svn commit: r265472 - head/bin/dd

Bruce Evans brde at
Thu May 8 17:45:26 UTC 2014

On Thu, 8 May 2014, Alan Somers wrote:

> On Wed, May 7, 2014 at 9:39 PM, Bruce Evans <brde at> wrote:
>> On Wed, 7 May 2014, Jilles Tjoelker wrote:
>>> On Wed, May 07, 2014 at 12:10:31PM -0600, Alan Somers wrote:
>>>> On Tue, May 6, 2014 at 9:47 PM, Bruce Evans <brde at> wrote:
>>>>> On Tue, 6 May 2014, Alan Somers wrote:
>>>> [snip]
>>>>>> +       st.start = tv.tv_sec + tv.tv_nsec * 1.0e-9;
>>>>>> }
>>> The floating point addition starts losing precision after 8388608
>>> seconds (slightly more than 97 days, a plausible uptime for a server).
>>> It is better to subtract the timespecs to avoid this issue.
>> No, it is better to use floating point for results that only need to
>> be approximate.  Especially when the inputs are approximate and the
>> final approximation doesn't need to be very accurate.
>> Floating point is good for all timespec and timeval calculations,
>> except in the kernel where it is unavailable.  timespecs and timevals
>> are mostly used for timeouts, and the kernel isn't very careful about
>> exact timeouts.  Short timeouts have inherent large inaccuracy due
>> to interrupt granularity and latency.  Long timeouts can be relatively
>> more accurate, but only if the kernel is careful about them.  It is
>> only careful in some places.
> No, Jilles is right.  The problem isn't that dd uses doubles; it's
> that dd converts longs to doubles _before_ subtracting the values.
> That causes rounding if the tv_sec values are large.  If the
> implementation of CLOCK_MONOTONIC ever changed to measure time since
> the Epoch, or something similar, then the rounding error would be
> extremely significant.  Better to subtract the timespecs, then convert
> to double.

Nowhere near a problem.  Conversion from long to double is exact up
to 2**53 seconds or 285 megayears.  So it works for seconds since the
POSIX Epoch although not for seconds since the big bang.  It would be
a problem for floats.

Actually, I didn't notice the fragile conversion order.

>>> With microseconds, the precision of a double is sufficient for 272
>>> years, so that calculation is probably acceptable.

Actually 285 years.  A measly 0.285 years in nanoseconds before exactness
is lost.  The subtraction problem also affects tv_nsec, but is not
very serious since it wouldn't hurt to ignore the nanoseconds part of
a runtime of 0.285 years.  We are 54 years from the Epoch now.  That is
a bit more than 0.285, so we lose a significant part of the nanoseconds
precision.  But we get microseconds precision for 285 years since the
Epoch.  About 5 times that now.

>> ...
>> Bugs in the boot time can be fixed more easily than by micro-adjusting
>> the monotonic clock.  Just keep the initial boot time (except adjust it
>> when it was initially local instead of UTC) and frob the real time
>> using a different variable.  Export both variables so that applications
>> can compensate for the frobbing at the cost of some complexity.  E.g.,
>> in uptime(1):
>>         clock_gettime(CLOCK_UPTIME, &ts);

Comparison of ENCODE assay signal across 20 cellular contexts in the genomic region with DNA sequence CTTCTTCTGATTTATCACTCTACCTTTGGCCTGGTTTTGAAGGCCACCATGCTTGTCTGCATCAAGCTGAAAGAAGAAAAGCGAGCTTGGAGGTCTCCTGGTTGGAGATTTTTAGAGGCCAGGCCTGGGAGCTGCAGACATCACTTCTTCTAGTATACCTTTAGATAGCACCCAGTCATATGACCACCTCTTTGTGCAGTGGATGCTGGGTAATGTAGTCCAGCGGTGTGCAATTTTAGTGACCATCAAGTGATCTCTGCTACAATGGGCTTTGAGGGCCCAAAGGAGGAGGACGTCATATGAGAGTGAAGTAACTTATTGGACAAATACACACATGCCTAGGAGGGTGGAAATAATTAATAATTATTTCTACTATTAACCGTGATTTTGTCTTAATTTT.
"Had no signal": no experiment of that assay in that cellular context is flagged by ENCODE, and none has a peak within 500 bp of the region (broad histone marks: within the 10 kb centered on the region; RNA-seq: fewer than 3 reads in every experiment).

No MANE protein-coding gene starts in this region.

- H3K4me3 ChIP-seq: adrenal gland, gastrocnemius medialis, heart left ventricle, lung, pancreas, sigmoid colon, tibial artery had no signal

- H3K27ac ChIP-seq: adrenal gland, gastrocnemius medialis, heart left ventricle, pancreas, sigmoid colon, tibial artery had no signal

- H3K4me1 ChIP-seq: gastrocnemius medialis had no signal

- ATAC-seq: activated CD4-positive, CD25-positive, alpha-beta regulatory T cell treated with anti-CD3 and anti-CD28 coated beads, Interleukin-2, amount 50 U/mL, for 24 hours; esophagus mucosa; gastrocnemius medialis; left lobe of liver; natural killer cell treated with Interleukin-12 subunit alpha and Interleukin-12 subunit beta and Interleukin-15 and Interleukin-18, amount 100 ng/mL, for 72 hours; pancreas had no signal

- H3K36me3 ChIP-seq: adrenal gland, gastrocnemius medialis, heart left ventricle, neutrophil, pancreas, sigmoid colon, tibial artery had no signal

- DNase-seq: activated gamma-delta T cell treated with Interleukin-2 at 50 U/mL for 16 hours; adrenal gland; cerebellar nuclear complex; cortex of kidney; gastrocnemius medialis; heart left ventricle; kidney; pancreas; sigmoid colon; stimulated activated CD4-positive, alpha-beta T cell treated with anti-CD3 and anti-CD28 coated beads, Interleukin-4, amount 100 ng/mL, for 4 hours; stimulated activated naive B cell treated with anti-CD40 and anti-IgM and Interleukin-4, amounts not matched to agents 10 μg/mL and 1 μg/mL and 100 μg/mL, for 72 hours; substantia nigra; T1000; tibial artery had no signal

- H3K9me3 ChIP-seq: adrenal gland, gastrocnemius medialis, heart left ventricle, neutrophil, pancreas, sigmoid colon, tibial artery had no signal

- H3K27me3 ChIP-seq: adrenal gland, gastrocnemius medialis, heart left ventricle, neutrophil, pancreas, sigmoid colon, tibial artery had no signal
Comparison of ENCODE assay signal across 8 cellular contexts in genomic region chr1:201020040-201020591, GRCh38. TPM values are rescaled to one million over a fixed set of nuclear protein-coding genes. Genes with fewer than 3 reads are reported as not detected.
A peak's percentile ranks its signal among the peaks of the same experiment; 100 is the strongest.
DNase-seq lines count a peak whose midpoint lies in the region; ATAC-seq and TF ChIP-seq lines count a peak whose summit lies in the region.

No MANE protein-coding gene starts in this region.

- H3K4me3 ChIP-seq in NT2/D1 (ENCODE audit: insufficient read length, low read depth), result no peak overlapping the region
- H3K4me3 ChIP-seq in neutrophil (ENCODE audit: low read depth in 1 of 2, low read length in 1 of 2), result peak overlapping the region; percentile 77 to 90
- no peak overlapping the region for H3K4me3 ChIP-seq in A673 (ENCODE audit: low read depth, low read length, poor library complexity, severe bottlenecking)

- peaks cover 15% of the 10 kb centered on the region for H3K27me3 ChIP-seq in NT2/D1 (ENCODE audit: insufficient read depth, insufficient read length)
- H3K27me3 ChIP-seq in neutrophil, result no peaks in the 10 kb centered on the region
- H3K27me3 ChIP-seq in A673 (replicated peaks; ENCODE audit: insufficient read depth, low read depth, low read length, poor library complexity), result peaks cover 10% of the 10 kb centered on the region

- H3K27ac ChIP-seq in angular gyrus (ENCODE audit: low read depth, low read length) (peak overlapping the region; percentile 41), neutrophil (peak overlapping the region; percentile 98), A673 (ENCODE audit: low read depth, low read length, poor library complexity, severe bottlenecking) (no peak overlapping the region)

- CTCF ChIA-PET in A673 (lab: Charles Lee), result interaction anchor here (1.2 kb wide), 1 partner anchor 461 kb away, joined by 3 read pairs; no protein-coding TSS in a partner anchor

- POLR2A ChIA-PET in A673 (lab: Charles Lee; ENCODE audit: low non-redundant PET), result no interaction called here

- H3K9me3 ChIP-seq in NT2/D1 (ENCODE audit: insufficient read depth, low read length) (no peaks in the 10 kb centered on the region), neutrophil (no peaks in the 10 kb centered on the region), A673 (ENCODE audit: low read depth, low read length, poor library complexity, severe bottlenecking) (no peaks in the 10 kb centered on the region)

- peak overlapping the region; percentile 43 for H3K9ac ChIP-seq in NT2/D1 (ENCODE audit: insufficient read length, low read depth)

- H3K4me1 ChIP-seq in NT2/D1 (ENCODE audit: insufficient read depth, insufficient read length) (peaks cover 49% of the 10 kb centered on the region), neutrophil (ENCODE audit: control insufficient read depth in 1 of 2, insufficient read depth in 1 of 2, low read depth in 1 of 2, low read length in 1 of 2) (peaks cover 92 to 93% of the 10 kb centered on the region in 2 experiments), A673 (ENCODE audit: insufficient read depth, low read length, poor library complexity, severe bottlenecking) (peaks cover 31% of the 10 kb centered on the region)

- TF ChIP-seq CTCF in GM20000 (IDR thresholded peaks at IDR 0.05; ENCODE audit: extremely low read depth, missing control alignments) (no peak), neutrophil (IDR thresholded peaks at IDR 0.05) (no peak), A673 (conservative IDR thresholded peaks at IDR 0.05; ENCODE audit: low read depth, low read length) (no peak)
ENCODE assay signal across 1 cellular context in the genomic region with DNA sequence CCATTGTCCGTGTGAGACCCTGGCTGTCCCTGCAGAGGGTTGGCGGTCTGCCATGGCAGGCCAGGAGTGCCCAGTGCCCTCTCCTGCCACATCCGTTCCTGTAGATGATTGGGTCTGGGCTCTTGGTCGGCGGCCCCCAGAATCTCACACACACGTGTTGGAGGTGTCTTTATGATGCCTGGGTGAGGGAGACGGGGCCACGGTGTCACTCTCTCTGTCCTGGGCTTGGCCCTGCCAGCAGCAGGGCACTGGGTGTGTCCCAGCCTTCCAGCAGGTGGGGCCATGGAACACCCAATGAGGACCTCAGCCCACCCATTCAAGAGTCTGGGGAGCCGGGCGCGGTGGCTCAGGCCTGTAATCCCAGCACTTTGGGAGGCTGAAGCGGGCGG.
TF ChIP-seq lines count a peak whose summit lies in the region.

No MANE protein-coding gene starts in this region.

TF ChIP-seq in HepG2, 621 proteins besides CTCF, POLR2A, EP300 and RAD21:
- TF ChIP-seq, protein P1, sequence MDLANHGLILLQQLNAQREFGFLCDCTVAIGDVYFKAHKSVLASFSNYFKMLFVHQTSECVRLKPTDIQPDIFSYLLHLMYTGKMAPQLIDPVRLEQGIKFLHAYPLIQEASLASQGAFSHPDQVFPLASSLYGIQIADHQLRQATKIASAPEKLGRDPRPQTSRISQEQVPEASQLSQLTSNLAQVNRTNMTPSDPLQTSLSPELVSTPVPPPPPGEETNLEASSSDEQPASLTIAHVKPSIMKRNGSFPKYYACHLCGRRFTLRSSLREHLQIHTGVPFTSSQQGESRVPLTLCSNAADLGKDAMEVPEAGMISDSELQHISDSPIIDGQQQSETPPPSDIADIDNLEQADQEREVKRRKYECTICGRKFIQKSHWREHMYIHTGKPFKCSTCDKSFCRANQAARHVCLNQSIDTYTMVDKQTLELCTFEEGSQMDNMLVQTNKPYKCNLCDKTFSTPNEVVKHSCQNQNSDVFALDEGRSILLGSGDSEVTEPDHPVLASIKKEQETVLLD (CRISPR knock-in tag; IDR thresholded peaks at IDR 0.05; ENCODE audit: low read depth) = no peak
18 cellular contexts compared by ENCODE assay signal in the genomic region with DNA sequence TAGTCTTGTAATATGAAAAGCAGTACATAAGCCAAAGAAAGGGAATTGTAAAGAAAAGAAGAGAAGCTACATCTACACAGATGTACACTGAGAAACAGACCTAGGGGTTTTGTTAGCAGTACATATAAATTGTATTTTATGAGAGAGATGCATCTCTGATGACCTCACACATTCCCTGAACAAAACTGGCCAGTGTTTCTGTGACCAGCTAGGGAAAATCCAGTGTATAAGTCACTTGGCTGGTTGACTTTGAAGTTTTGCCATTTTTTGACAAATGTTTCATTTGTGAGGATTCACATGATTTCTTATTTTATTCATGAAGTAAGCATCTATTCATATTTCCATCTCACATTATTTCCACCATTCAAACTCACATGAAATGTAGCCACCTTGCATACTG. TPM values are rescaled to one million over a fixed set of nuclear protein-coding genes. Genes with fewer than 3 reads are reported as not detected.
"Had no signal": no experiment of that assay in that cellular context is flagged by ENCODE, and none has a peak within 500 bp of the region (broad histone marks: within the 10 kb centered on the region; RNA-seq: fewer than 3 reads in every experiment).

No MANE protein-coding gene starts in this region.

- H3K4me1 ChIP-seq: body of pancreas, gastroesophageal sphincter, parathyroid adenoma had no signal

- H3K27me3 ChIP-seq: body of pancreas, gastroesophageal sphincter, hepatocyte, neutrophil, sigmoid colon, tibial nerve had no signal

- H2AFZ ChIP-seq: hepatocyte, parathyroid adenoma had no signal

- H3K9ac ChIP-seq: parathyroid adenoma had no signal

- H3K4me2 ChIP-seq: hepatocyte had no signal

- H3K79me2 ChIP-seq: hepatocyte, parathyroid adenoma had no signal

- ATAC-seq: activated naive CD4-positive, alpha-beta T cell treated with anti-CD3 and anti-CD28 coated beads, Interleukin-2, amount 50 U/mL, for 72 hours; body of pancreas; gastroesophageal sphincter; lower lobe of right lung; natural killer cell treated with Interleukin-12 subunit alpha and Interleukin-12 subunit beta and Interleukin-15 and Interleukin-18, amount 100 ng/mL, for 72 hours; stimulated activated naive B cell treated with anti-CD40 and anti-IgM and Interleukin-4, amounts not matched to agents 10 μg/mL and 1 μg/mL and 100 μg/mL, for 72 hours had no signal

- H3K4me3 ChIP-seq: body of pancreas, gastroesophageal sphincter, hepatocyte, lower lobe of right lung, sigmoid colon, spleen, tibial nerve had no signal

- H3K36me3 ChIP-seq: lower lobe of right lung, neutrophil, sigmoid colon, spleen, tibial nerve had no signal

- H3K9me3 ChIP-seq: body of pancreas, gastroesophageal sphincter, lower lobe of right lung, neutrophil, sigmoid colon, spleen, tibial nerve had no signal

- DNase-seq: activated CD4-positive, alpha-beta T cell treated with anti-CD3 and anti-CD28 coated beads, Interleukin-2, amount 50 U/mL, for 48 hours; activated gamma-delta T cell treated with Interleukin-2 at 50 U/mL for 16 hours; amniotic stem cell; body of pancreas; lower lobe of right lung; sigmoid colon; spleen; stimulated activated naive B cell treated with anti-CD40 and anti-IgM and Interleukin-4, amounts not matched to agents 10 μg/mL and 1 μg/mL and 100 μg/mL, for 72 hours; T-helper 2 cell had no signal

>>         /*
>>          * Actually, do the compensations in the kernel for CLOCK_UPTIME.
>>          * It doesn't need to be monotonic.  But suppose it is the same
>>          * as the unfixed CLOCK_MONOTONIC and compensate here.
>>          *
>>          * Also fix the bogus variable name 'tp'.
>>          */
>>         sysctl_mumble(&boottime);
>>         sysctl_mumble(&frobbed_boottime);
>>         uptime = ts.tv_sec +- (boottime.tv_sec - frobbed_boottime.tv_sec);
>> Note that the compensation may go backwards, so this method doesn't work
>> in general for monotonic times.  However, it can be used if the compensation
>> is non-negative or relatively small negative.  dd could use this method.
>> It already has to fix up for zero times and still has parts of the old
>> method that fixes up for negative times.  Note that the compensation may
>> be very large across a suspension.  You might start dd, SIGSTOP it, suspend
>> the system and restart everything a day later.  The compensation would be
>> about 1 day.  The average from this wouldn't be very useful, but it would
>> be the same as if dd was stopped for a day but the system was not suspended.
> Wouldn't it be simpler just for the kernel to adjust CLOCK_MONOTONIC
> to add suspension time?

That works for forward jumps like ones for suspension.

BTW, I do a similar adjustment for "suspension" that is actually sitting
in ddb.  I only step the real time.  My accuracy is better than 10
ppm.  Good enough for an ntp server.  The stepping is done in rtcintr()
on seconds rollover interrupts 3 seconds after ddb has exited and
remained inactive, occurding to measurements made every 64 seconds
rollover interrupt (the delay is to prevent adjustments while single

Nothing much notices this stepping, but for monotonic time you have
to do something about scheduled timeouts.  Strictly, stepping the
monotonic clock forward by a lot should cause many timeouts to expire.
This is the correct behaviour, but it won't happen automatially, and
it would cause thundering herds.  Cron should have similar scheduling
problems after the realtime clock is stepped, but I don't use it much.


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